Doctors and others who work in health care will make mistakes. Everyone in every profession is prone to do so occasionally. However, some mistakes simply should not happen.
In 2001, the then-CEO of the National Quality Forum (NFQ) came up with the concept of a “Never Event” to reflect this.
The NFQ defines Never Events as “adverse events that are unambiguous (clearly identifiable and measurable), serious (resulting in death or significant disability), and usually preventable.”
The NFQ has created a list of Never Events
The NFQ identified 29 events across seven categories:
- Surgical or procedural events: For example, operating on the wrong body part or wrong patient or leaving a foreign object inside a patient’s body after surgery.
- Product or device events: Causing death or serious injury due to contaminated drugs or the wrong medical device.
- Patient protection events: These events come down to a lack of supervision by the hospital. For instance, a patient committing suicide on a ward or coming to harm after escaping.
- Care management events: Examples include artificially inseminating the wrong person, having a woman in a low-risk pregnancy die in labor, losing a vital organ after removing it or causing serious harm by making mistakes when administering drugs.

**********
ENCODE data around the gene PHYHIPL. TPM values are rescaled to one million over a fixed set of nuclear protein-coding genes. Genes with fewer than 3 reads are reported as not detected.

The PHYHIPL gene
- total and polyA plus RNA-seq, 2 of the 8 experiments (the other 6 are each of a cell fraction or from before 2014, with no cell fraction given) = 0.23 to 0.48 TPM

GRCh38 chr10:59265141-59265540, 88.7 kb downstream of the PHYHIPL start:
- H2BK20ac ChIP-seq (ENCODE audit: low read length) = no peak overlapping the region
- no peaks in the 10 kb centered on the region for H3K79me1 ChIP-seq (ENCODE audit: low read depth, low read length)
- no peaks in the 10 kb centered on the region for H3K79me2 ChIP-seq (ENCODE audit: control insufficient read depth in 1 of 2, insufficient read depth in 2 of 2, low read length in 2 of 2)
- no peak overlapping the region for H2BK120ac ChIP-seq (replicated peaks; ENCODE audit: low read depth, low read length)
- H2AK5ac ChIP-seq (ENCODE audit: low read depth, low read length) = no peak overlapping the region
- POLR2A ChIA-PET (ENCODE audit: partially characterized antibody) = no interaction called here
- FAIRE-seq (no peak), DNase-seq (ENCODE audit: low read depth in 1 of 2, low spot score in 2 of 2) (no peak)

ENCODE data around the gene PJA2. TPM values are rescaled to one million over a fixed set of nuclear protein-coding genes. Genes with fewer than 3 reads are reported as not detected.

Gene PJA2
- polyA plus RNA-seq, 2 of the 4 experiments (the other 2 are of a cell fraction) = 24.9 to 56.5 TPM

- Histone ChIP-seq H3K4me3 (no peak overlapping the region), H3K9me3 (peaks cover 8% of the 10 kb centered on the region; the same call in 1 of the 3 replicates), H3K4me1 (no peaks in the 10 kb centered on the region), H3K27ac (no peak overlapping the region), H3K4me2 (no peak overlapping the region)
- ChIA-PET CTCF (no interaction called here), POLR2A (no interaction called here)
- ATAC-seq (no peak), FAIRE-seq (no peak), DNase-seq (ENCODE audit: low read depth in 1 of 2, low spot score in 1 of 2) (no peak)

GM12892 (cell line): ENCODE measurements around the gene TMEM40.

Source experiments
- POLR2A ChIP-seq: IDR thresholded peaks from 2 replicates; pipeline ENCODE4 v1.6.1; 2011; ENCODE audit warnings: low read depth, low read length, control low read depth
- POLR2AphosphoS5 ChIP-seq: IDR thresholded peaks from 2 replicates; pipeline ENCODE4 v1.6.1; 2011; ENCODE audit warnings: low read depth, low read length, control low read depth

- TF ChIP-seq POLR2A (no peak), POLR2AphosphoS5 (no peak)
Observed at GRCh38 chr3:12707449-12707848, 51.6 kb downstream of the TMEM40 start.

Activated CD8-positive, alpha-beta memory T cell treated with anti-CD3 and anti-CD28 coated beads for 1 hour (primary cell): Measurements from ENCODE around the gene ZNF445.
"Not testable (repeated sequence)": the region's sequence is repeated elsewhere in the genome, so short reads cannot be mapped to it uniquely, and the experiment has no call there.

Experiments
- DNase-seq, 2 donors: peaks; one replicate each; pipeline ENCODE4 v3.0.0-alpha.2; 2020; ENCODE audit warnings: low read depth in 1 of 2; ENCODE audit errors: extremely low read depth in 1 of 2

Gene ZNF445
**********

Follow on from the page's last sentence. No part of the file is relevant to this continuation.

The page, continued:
- Environmental events: Examples include patients suffering serious harm from electric shocks or fire.
- Radiologic events: Serious injury or death due to the presence of a metal object during a scan.
- Criminal events: Examples include the abduction or sexual abuse of a patient in the hospital’s care or severe injury or death due to a physical assault. Someone impersonating a nurse or doctor to attend a patient may also fall into this category.
If you or a loved one has suffered a Never Event, you may need to learn how to bring a medical malpractice claim to seek compensation.